My friend then goes on to describe the Communist tactics used against the West, and gives no hint that these tactics are the timeless means of destroying an enemy, any enemy. Tactics used by every Empire from day one. Yet he feels they are indigenous to Communism, which, unnoticed by him, seems to have disappeared from the Eurasian entity known as Russia. He is arguing circularly. Either these tactics are exceptionally Communistic, or else they are purely Russian. Which is it, my friend? Because if these tactics against the West supposedly began in 1917, in the guise of Communism, how can they continue today if the costume has changed? If Communism has fallen, was it really the true threat?
I will be the first to agree that the tactics continue and that the threat has not changed. But I do not believe that Communism was the real threat. I believe it was, and continues to be, Russian Exceptionalism. ‘Communism’ was simply a Russian ruse. The only constant in this Russian equation, apart from the Slavic racial element, is the cultural constant of Orthodoxy. Why? Because it is this exact belief system that has seized the Russian psyche from her earliest beginnings and whispered in her ears that she is the True Rome. Both Holy and Imperial. Which is why she has always called herself ‘Holy Russia‘.
I have said it before. This feeling of Exceptionalism is not new. It has been there from day one. Just look at the self-given name of these people: Slav. What does it mean? It means The Word. It means Glory. It means Fame. This exceptionalism came to its head in the early 1800’s with Fedorov and his doctrine of Russian Cosmism. Not Communism. Cosmism. In other words, the idea of Universal salvation for all mankind, through the Slavic nation.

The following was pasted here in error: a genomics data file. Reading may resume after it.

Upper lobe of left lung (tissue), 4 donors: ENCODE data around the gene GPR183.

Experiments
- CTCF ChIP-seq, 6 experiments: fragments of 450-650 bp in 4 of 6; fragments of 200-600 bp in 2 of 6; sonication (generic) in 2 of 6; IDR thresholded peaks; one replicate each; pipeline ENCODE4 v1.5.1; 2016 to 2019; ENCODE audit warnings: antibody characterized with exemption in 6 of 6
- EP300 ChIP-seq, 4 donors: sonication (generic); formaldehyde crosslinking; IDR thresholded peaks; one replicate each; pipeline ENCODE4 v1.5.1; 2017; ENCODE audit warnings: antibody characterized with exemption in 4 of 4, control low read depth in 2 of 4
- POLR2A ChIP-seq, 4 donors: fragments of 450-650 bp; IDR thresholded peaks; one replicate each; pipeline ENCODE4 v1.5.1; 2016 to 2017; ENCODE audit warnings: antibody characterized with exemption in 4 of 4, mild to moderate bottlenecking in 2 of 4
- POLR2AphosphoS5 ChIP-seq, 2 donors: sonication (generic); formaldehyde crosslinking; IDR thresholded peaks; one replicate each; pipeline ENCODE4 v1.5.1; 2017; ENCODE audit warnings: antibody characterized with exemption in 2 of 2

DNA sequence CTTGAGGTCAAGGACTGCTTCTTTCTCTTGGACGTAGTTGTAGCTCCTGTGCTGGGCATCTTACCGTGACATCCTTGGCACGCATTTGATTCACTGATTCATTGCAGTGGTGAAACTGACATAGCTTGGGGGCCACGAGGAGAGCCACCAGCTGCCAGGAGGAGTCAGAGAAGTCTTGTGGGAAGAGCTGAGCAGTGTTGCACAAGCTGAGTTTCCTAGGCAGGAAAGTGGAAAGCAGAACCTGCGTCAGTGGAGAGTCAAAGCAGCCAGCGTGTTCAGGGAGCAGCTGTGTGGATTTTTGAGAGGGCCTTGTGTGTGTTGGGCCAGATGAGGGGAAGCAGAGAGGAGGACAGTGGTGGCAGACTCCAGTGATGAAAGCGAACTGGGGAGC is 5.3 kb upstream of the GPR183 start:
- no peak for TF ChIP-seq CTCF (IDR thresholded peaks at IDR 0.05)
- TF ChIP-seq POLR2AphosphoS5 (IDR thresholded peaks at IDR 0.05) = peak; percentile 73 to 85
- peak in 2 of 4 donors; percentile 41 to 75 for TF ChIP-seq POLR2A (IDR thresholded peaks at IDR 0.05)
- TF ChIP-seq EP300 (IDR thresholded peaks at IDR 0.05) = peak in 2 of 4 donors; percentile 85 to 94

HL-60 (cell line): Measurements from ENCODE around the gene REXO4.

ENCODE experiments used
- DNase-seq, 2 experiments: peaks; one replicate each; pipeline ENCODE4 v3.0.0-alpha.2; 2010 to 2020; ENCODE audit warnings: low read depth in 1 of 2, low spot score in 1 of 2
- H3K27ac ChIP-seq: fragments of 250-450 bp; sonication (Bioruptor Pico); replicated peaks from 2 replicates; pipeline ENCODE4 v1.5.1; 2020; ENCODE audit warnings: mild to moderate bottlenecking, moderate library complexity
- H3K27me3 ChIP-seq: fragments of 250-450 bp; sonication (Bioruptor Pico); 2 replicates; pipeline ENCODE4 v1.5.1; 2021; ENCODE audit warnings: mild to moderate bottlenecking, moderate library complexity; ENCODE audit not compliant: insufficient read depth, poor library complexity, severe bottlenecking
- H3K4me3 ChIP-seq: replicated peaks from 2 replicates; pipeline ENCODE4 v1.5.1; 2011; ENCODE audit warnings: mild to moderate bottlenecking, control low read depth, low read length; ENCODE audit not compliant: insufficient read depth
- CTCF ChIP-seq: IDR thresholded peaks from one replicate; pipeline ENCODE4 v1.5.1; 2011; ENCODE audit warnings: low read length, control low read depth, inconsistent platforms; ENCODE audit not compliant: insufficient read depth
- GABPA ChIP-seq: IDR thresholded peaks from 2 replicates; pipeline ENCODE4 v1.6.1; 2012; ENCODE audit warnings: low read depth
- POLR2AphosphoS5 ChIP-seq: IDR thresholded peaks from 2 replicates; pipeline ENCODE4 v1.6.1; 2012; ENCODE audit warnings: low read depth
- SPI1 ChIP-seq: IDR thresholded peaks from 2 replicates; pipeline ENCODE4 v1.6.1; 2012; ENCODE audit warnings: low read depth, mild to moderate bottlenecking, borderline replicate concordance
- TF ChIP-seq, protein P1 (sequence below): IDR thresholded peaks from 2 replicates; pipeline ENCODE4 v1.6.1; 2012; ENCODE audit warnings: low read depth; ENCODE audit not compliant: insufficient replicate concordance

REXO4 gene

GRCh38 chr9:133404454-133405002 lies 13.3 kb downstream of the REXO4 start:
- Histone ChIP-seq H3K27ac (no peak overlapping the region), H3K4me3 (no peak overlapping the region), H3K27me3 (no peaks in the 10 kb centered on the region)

This Russian Exceptionalism began with the Russian rejection of the West in the time of Vladimir the Great’s embrace of the Eastern Roman Empire that Vladimir married into. And to be the true descendant of this Empire (which Russia claims to be), she must adopt the same Imperial religion as the Byzantines of that day. That would be the Eastern Orthodoxy of the Photian Schism in 863. This schism, in new garb, continues to this day. The current (but long-standing) Orthodox objection to Holy Rome centers on the status of the Unia. But that’s a story for another day. Here’s the short point: the schism continues. And that supports the Russian claims to exceptionalism in the ecclesial sphere of life. Just as her political claims to the throne of the Roman Empire support her claims to secular exceptionalism.
The only question then, from the Russian perspective, is this: in what manner will Russian Exceptionalism save the world? Will Russia save mankind by military might (like Alexander I, defeating Napoleon, for example)? Or will it be scientifically delivered by Fedorov, and his physical resurrection of all the dead? Or will it be philosophically accomplished by Tolstoy, or rather Dostoyevsky? Or will it be theologically delivered, via Solovyev and his Divine Sophia? Or will it be economic salvation, as attempted by Lenin, and then Stalin? Or will it be monarchial in nature, as Putin resurrects the Autocracy?